Gentlemen, thank you one and all. I am glad to know that I am not the only turtle here. I have been feeling a bit inadequate with some of the amazing work that goes on here, very impressive. I have just gotten out of the hobby after a few years and am building my first kit since, well since a while. . . .
Thank you all for the reassurance and thank you all for your continued support. It is nice to have a community where you can ask stupid questions and not be made to feel even dumber. Cheers to all of you.
Arkansas, United States
Joined: June 29, 2009
KitMaker: 11,610 posts
AeroScale: 79 posts
Posted: Friday, April 22, 2011 - 01:41 PM UTC
Some of the faster builds you see, like mine, are because the modeller has more time to devote to the build. Normally, I cut parts from the sprue as needed. With repetitiive assemblies, I cut all the parts at the same time. I also build subassemblies separately. I have lost far too many parts to the carpet monster. I currently have three kits on the back burner for lack of critical pieces. I would suggest that you build in your comfort zone. I have all day to build models, since I draw disability. Otherwise, I would suggest building 1 or 2 subassemblies each day.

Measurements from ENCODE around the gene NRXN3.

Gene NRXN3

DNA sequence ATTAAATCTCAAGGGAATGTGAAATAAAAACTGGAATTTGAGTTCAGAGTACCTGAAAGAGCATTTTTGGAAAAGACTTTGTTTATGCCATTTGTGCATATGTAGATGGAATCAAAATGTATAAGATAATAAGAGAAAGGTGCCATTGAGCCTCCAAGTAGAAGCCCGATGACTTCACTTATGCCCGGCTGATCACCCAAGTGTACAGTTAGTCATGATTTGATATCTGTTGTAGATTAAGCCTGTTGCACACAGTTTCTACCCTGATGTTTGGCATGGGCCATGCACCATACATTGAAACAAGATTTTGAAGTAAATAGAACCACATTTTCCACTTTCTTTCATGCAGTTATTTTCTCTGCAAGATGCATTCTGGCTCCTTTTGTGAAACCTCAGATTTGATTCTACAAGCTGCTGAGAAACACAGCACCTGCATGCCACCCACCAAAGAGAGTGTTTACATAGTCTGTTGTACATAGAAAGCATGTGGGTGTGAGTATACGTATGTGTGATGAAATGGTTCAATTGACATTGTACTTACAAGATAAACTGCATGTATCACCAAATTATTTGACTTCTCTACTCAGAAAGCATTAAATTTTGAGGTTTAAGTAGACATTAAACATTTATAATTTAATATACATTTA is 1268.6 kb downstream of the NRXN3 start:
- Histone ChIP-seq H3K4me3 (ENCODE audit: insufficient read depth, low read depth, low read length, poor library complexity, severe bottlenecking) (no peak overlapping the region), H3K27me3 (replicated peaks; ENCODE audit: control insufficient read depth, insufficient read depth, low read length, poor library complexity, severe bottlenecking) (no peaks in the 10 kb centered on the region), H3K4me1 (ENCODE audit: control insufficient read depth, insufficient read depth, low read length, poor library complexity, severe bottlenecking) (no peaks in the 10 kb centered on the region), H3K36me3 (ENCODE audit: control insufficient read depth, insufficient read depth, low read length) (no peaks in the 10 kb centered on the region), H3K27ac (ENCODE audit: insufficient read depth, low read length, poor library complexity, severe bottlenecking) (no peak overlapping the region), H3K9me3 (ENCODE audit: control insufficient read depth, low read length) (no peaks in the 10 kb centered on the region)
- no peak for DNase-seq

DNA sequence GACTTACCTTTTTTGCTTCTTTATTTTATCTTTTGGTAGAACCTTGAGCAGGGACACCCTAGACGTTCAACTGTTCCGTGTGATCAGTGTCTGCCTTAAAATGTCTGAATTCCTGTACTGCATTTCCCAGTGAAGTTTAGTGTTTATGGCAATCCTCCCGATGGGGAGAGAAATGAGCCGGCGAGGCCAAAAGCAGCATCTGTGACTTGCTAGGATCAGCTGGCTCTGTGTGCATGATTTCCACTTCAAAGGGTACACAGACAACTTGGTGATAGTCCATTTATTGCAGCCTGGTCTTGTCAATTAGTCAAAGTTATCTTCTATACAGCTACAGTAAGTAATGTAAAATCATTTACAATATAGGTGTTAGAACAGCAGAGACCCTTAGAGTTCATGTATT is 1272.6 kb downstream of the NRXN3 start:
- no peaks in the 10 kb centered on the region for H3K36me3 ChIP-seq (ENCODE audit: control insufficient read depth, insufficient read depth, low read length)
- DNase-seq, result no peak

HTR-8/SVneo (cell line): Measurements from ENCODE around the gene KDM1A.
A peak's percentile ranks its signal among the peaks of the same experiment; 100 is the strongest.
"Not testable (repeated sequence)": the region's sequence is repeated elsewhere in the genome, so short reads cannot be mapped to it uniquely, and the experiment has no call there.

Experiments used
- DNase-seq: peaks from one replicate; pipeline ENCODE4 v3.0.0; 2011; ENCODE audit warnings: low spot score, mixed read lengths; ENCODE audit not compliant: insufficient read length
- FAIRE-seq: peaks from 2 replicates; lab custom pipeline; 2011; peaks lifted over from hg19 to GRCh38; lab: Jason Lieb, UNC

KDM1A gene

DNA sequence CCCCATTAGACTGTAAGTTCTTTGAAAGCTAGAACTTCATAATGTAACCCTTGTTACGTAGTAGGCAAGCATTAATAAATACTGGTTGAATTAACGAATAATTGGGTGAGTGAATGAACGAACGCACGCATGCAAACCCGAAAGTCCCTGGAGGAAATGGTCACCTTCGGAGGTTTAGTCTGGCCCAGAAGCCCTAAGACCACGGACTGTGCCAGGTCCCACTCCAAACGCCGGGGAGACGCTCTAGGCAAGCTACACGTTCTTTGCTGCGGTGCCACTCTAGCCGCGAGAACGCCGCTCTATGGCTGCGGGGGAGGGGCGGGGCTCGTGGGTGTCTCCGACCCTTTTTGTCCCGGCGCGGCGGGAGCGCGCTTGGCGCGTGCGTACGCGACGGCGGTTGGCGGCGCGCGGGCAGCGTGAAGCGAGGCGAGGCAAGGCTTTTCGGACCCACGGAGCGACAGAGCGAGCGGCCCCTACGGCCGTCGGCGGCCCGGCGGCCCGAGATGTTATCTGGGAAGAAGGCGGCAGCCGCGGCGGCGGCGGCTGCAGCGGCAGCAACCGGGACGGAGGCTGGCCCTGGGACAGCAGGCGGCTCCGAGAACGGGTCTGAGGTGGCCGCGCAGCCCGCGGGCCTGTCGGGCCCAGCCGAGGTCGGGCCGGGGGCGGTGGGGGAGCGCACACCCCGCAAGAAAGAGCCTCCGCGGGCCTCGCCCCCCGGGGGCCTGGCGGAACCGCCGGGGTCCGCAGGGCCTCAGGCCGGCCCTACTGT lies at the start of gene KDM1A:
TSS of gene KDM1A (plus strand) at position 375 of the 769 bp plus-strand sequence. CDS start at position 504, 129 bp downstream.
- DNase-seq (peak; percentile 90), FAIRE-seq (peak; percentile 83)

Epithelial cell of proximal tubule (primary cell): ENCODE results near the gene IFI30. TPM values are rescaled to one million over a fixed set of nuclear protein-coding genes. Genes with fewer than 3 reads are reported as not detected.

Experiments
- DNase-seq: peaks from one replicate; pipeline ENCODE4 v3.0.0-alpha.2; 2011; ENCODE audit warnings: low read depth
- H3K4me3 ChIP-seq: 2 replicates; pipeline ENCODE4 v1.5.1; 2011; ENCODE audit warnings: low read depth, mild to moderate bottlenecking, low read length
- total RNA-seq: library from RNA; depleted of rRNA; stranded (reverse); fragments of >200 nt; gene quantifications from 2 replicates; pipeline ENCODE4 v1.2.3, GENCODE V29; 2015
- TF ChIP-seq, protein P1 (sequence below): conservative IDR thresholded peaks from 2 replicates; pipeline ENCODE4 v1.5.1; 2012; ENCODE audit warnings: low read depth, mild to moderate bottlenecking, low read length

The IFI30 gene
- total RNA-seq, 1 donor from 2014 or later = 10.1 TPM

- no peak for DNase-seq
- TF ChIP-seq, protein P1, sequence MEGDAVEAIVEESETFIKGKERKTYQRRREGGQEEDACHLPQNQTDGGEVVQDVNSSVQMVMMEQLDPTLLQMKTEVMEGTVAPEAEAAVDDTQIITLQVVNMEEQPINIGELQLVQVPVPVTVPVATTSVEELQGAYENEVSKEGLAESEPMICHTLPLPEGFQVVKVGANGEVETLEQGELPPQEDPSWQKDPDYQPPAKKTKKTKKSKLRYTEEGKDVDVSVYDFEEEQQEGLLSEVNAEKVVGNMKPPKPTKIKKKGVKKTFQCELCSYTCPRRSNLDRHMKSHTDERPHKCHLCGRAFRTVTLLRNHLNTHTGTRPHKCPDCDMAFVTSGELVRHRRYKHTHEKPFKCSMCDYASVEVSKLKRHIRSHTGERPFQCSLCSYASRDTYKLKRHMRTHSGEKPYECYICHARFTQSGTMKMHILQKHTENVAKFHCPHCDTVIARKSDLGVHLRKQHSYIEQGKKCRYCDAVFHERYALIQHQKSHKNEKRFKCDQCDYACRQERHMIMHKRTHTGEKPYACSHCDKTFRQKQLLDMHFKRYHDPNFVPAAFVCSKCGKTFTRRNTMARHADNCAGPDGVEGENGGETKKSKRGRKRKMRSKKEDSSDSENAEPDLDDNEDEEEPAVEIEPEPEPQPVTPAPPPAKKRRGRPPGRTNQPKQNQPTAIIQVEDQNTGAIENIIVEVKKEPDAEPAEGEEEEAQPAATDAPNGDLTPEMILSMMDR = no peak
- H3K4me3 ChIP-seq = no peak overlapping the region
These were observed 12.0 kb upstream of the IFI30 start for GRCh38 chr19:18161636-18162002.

Victoria, Australia
Joined: February 20, 2011
KitMaker: 87 posts
AeroScale: 0 posts
Posted: Friday, April 22, 2011 - 02:25 PM UTC
Ah....so I'm not alone and dropping small pieces and losing them, actually, they are probably large pieces but my eyesight now is shot to pieces so everything looks small

I'm now back into the modeling gig after a bit of 'time away', so I'm too picking up where I left off. I'm trying to accelerate my 'learning', probably biting off a bit more than I can chew but this forum and threads like this only help me and I guess others.

And just for the record, I too leave the piece on the sprue till required then remove and clean up, as required. I do like the idea of a final clean with 0000 steel wool (cheers for that gem SdAufKla).